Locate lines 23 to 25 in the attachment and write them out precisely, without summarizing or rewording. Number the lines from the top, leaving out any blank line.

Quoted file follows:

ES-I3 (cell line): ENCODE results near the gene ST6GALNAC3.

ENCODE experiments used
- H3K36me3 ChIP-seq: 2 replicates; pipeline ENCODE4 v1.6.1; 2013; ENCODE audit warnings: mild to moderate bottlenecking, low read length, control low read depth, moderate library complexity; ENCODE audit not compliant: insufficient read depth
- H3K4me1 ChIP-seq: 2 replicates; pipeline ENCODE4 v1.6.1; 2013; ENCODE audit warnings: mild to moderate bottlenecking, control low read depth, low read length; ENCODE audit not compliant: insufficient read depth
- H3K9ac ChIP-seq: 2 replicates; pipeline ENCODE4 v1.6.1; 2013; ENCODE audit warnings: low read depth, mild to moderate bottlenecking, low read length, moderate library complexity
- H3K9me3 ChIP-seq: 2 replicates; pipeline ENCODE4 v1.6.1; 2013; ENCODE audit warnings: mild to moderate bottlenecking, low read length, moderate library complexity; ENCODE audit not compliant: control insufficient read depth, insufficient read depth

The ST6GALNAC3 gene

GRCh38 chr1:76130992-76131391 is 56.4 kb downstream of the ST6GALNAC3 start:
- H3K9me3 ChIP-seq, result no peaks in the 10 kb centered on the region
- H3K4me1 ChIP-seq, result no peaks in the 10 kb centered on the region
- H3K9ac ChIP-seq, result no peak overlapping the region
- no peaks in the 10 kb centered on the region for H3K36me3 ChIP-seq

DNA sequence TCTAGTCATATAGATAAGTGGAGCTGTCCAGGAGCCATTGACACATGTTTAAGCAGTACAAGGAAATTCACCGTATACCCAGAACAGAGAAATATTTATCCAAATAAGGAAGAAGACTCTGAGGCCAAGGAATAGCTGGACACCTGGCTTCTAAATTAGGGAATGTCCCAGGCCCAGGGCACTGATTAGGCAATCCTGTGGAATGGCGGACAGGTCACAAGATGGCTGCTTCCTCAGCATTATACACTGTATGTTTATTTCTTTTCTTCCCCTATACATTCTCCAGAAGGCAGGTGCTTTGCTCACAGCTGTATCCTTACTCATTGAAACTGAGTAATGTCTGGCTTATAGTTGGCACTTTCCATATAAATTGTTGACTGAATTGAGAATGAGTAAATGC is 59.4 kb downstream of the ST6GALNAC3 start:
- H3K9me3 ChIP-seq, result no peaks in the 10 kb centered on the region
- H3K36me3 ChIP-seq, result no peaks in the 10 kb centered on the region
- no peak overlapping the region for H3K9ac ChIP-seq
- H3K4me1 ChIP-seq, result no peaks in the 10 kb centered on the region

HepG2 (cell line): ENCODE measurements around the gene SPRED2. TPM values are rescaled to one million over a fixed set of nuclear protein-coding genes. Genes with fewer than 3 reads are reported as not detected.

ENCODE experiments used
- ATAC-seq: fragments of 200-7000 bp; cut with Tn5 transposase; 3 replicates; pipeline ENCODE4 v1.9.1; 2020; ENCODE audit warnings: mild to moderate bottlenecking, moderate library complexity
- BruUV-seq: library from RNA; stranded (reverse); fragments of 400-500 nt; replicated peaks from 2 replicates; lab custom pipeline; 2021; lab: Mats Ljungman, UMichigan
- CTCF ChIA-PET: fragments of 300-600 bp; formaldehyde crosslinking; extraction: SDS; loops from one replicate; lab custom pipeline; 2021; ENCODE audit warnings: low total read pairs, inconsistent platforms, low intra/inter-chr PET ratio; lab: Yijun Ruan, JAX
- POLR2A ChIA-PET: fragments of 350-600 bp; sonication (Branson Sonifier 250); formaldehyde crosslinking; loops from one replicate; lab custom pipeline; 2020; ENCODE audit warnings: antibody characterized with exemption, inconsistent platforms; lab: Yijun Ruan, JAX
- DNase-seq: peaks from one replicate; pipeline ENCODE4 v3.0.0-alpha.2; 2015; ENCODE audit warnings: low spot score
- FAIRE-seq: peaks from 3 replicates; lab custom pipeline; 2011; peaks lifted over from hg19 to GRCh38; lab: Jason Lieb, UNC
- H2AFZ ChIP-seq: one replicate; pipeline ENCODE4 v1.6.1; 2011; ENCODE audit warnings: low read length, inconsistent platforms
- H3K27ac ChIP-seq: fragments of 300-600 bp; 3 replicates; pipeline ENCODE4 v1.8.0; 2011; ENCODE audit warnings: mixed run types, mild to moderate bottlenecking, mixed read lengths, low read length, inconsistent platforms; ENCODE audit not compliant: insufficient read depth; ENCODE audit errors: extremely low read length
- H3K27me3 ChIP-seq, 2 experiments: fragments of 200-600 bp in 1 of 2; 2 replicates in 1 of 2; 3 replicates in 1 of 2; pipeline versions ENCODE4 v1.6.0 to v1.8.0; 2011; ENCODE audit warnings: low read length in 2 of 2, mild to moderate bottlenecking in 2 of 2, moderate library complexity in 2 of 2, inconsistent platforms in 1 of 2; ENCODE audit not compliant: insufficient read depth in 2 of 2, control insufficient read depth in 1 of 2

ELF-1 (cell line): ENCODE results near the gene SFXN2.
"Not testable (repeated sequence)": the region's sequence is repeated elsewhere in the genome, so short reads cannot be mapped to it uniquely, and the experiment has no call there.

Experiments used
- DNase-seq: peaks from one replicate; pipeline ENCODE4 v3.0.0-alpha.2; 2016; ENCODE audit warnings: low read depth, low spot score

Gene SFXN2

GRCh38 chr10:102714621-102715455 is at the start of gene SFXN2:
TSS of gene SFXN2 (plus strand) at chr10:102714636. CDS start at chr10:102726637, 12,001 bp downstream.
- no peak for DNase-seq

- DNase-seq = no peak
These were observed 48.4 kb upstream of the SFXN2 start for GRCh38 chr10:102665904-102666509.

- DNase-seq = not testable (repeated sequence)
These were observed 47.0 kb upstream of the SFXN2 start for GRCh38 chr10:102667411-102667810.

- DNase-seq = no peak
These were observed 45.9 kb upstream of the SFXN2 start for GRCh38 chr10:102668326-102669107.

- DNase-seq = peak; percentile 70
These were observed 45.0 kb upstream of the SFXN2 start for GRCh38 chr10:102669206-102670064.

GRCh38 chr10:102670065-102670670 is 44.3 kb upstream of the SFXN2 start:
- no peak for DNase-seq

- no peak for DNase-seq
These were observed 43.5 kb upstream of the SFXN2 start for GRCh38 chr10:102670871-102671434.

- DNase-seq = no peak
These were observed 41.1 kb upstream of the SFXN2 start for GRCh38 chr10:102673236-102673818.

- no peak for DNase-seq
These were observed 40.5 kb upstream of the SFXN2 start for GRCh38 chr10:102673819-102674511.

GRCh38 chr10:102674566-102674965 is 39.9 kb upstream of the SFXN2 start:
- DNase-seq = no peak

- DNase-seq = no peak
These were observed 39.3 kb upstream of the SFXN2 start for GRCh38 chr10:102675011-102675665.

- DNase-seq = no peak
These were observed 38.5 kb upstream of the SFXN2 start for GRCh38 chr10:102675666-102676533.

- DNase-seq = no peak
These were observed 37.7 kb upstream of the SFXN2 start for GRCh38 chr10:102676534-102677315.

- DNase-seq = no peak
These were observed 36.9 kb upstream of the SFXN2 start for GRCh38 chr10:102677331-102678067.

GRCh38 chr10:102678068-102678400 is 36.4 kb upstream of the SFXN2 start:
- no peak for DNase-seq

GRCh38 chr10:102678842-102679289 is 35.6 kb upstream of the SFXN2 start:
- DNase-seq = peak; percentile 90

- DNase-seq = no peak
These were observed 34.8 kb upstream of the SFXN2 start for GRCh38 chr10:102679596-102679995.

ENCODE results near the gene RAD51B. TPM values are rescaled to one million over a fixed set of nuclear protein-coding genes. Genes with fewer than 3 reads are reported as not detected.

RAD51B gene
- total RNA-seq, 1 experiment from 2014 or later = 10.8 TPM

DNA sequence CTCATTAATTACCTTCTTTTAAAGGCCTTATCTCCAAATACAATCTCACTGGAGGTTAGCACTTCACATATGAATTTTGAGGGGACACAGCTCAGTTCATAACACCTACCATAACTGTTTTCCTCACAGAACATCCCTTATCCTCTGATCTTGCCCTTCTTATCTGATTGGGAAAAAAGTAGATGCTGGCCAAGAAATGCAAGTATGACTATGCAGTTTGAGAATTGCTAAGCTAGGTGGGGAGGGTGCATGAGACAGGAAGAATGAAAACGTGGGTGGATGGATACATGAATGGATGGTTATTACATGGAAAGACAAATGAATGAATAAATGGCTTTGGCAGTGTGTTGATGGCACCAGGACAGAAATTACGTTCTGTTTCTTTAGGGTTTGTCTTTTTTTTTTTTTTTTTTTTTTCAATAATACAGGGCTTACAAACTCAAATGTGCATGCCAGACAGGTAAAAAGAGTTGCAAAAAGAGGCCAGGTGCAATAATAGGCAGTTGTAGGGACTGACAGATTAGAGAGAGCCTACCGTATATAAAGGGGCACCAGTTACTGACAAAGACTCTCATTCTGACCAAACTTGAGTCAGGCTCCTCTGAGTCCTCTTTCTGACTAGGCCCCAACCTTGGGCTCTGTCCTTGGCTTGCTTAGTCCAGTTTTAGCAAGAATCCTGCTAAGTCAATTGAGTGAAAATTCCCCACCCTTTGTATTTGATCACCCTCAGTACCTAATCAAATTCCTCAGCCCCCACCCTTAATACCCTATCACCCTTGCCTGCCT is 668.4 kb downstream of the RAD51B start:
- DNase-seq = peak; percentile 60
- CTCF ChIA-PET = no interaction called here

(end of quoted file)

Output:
- POLR2A ChIA-PET: fragments of 350-600 bp; sonication (Branson Sonifier 250); formaldehyde crosslinking; loops from one replicate; lab custom pipeline; 2020; ENCODE audit warnings: antibody characterized with exemption, inconsistent platforms; lab: Yijun Ruan, JAX
- DNase-seq: peaks from one replicate; pipeline ENCODE4 v3.0.0-alpha.2; 2015; ENCODE audit warnings: low spot score
- FAIRE-seq: peaks from 3 replicates; lab custom pipeline; 2011; peaks lifted over from hg19 to GRCh38; lab: Jason Lieb, UNC